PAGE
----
People around the globe are conversant with Johns Hopkins Hospital and its university and medical school in Baltimore, but almost no one is conversant about the man. Of course, that’s how “Johnsie,” as he was known to family and friends (“Mr. Johnsie” to servants), wanted conversations to be directed following his death. Despite an enormous civic presence in life, he gave no speeches, wrote few letters, kept no journals and thoroughly destroyed all of his personal papers.
Hopkins was born in 1795, one of 11 children in a Quaker family. At 17, he left home to become a helper in his uncle’s wholesale grocery and after seven years was an accomplished businessman. He accumulated wealth through his own wholesale dry goods business, banking, insurance, railroading, personal lending and even by exchanging dry goods for whiskey, which he resold as “Hopkins Best.” The last effort got him temporarily suspended from the Quaker religion, and he told a nephew that it was the worst mistake of his life.
When marriage to the love of his life — his uncle’s daughter, Elizabeth — was forbidden by his family and religion, he vowed never to marry. Instead, he determined that his “children” would be a great university and a great hospital.
The success of the institutions is obvious. But an insufficiently heralded contribution to the world is that the Hopkins universe demonstrates the seamless, enduring integration of capitalism and socialism.
Capitalist societies driven by profit invariably grow an intolerable chasm between the rich and poor, leading to ultimate collapse. The socialist mantra, “From each according to his ability, to each according to his needs,” has historically been equally unsuccessful. The problem is invariably the inability to create efficient and enduring braking mechanisms on greed in one system and balancing needs/wants in the other. Johnsie devised a workable amalgam.
His organizations demonstrate that the two philosophies can co-exist and integrate efficiently, spurring entrepreneurship, research and innovation while meeting the educational and medical needs of the poor, elderly and infirm. The genius of Johnsie and his trustees is that for over 100-years “his children” have excelled economically and compassionately. Their paradigm stands ready as a beacon of hope to guide politicians and followers through the shoals of today’s vitriol and intransigence to the safe harbor of bipartisanship.
The Hopkins legacy dwarfs that of any Baltimorean, though the stewards of his estate were also brilliant in their execution of his wishes. They sacrificed short-term satisfaction for long-term goals and placed the expenditure priority on people rather than structures.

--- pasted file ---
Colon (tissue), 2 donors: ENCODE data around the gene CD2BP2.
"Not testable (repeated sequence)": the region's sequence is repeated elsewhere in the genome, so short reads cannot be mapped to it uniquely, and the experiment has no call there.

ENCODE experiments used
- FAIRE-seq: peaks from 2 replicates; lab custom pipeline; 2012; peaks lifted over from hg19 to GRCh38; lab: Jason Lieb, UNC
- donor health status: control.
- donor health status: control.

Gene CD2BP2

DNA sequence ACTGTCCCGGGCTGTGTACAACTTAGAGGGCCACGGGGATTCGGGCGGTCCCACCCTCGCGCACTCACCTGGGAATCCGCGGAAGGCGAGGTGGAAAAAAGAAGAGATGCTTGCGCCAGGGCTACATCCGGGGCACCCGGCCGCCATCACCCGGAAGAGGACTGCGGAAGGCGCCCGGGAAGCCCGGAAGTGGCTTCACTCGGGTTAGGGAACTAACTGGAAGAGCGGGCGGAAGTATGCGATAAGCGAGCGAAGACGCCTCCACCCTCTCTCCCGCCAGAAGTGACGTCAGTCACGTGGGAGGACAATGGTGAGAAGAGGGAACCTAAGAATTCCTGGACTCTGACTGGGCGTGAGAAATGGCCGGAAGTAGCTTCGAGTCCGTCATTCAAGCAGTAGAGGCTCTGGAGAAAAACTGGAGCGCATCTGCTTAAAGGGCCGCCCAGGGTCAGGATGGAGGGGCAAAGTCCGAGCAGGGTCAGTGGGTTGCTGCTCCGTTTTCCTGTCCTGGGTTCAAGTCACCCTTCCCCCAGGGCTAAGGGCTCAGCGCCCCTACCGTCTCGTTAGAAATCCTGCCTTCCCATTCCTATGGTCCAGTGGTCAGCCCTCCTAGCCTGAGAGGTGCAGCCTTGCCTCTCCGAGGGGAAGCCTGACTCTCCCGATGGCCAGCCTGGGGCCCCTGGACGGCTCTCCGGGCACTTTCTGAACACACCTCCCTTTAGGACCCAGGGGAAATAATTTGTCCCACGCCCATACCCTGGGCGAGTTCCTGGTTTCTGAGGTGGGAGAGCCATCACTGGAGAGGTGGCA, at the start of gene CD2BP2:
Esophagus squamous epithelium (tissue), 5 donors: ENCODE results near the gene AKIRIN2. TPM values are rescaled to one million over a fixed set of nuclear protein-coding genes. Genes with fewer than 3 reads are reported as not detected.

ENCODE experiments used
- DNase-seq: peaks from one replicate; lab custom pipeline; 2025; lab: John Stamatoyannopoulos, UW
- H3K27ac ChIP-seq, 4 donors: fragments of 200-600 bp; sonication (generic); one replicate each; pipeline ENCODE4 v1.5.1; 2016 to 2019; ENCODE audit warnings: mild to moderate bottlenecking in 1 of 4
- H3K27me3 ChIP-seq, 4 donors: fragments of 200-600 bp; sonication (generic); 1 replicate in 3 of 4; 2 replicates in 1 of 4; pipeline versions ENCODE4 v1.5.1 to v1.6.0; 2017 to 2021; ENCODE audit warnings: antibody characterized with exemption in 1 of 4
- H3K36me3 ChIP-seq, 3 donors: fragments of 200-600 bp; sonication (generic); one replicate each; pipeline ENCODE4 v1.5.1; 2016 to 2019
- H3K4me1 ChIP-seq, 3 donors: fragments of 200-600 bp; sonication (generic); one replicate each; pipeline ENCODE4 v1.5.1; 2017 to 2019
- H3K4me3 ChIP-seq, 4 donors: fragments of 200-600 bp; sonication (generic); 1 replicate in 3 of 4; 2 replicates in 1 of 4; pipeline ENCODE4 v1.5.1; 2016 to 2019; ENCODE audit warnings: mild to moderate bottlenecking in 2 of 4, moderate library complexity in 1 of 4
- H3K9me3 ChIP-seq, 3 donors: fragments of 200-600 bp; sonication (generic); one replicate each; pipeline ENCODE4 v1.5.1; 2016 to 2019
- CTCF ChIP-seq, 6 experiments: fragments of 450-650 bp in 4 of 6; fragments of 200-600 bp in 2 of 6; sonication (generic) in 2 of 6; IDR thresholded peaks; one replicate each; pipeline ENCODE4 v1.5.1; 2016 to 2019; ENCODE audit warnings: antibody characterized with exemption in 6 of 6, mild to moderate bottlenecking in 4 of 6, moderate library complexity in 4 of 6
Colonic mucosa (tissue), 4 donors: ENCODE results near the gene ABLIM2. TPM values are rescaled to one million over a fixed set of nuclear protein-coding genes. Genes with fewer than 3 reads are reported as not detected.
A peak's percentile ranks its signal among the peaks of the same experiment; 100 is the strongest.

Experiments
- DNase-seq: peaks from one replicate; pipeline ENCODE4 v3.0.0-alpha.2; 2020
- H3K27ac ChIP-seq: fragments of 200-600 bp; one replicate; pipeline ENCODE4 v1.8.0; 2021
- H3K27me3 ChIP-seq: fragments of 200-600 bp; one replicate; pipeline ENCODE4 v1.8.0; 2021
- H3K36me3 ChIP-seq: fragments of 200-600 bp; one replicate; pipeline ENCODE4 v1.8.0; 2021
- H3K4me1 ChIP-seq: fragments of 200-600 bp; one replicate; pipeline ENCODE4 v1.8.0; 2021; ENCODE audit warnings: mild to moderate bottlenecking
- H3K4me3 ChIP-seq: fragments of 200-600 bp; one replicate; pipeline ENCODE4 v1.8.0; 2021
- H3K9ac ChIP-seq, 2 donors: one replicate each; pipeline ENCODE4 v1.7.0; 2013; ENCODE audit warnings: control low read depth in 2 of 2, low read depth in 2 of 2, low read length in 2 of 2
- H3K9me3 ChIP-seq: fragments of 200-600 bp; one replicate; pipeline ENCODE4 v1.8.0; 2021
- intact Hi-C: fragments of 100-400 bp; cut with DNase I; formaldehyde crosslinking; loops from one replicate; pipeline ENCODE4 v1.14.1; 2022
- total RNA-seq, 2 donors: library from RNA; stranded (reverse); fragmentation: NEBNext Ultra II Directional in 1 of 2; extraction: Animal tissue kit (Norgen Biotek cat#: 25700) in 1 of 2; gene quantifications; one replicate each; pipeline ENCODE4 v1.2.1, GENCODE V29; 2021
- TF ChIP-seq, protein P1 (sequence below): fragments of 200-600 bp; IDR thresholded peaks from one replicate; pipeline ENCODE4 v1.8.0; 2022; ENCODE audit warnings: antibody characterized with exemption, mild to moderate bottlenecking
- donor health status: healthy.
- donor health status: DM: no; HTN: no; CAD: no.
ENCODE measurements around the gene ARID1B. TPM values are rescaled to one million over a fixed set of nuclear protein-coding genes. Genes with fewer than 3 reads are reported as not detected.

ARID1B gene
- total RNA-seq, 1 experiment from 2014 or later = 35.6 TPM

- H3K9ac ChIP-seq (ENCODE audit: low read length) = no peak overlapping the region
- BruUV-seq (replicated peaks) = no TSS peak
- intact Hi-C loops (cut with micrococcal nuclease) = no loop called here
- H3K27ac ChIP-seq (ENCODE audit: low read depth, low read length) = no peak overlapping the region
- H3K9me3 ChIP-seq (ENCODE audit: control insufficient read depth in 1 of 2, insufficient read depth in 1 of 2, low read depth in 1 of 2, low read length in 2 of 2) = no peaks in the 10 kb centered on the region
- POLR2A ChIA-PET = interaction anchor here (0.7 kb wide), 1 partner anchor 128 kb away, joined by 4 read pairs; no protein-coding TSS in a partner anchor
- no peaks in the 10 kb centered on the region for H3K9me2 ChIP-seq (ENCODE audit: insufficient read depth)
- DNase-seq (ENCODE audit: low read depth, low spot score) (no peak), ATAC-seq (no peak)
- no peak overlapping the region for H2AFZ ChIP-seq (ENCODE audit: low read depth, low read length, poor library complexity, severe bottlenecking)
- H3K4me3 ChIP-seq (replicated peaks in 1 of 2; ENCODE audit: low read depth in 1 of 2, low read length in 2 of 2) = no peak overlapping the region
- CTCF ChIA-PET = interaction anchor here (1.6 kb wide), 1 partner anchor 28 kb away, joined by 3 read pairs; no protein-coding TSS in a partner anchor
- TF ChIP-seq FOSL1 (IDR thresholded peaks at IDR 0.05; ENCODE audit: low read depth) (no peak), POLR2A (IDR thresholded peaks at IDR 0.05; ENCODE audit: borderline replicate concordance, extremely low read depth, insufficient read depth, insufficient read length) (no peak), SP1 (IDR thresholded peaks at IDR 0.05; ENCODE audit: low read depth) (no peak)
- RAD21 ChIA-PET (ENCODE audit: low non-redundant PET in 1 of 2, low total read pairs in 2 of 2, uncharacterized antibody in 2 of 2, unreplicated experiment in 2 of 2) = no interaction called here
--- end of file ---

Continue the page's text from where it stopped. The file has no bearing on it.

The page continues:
That policy kept the university in the southwest Mt. Vernon area for 30 years, despite Johnsie’s dream of locating it on his summer estate known as Clifton. All three of his primary homes were sold to sustain his “children.”
Whitehall, his birthplace and home for 17 years, has withered from 500 acres to 13, and the mansion is vacant and boarded up. Its current owner applied for a demolition permit nearly two years ago, and its fate is still uncertain. Johnsie’s winter residence at 14 W. Saratoga Street, where he died on Christmas Eve in 1873, was demolished and replaced by a parking garage.
The summer home in northeast Baltimore City has narrowly survived. Its name, Clifton, was derived from the 4,000-acre Virginia estate named “The Clifts,” where Johnsie’s great-grandmother Margaret Johns — who would later marry Gerard Hopkins — was raised.
Clifton was also sold to bolster the financial viability of the estate. The budget-constrained Baltimore City Department of Recreation & Parks allowed it to deteriorate to the point that its demolition was imminent until the intervention of the nonprofit group Civic Works, which established its headquarters in the mansion. In 2007, Clifton and its surrounding park were placed on the National Register of Historic Places.
On Saturday, Civic Works will offer a chance to mingle with the ghost of Johns Hopkins. The Clifton mansion is decorated for Christmas, and an open house will be held for the public from 5 p.m. to 8 p.m. (2701 St. Lo Drive). Such opportunities to connect spiritually with the man are few and dwindling.
Paul H. Belz is a writer living in Baltimore. He can be reached at www.paulbelzwriting.com